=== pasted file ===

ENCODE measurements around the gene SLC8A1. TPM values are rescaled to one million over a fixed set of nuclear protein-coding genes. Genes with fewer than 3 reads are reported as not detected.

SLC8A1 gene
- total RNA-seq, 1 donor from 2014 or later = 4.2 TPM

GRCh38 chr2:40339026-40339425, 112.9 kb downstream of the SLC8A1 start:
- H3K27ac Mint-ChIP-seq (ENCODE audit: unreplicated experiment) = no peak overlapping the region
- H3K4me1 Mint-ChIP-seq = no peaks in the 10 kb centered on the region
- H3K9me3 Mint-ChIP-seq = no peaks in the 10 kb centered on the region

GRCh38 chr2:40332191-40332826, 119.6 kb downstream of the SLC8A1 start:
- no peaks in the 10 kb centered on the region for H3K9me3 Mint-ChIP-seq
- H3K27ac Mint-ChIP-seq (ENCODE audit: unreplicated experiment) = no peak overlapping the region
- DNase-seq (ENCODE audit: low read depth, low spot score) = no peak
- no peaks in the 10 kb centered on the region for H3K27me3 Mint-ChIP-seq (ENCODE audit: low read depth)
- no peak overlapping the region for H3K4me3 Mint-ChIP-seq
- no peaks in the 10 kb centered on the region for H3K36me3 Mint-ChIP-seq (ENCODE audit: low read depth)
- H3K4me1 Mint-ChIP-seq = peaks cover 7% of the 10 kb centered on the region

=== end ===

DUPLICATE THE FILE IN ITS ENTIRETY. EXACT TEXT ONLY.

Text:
ENCODE measurements around the gene SLC8A1. TPM values are rescaled to one million over a fixed set of nuclear protein-coding genes. Genes with fewer than 3 reads are reported as not detected.

SLC8A1 gene
- total RNA-seq, 1 donor from 2014 or later = 4.2 TPM

GRCh38 chr2:40339026-40339425, 112.9 kb downstream of the SLC8A1 start:
- H3K27ac Mint-ChIP-seq (ENCODE audit: unreplicated experiment) = no peak overlapping the region
- H3K4me1 Mint-ChIP-seq = no peaks in the 10 kb centered on the region
- H3K9me3 Mint-ChIP-seq = no peaks in the 10 kb centered on the region

GRCh38 chr2:40332191-40332826, 119.6 kb downstream of the SLC8A1 start:
- no peaks in the 10 kb centered on the region for H3K9me3 Mint-ChIP-seq
- H3K27ac Mint-ChIP-seq (ENCODE audit: unreplicated experiment) = no peak overlapping the region
- DNase-seq (ENCODE audit: low read depth, low spot score) = no peak
- no peaks in the 10 kb centered on the region for H3K27me3 Mint-ChIP-seq (ENCODE audit: low read depth)
- no peak overlapping the region for H3K4me3 Mint-ChIP-seq
- no peaks in the 10 kb centered on the region for H3K36me3 Mint-ChIP-seq (ENCODE audit: low read depth)
- H3K4me1 Mint-ChIP-seq = peaks cover 7% of the 10 kb centered on the region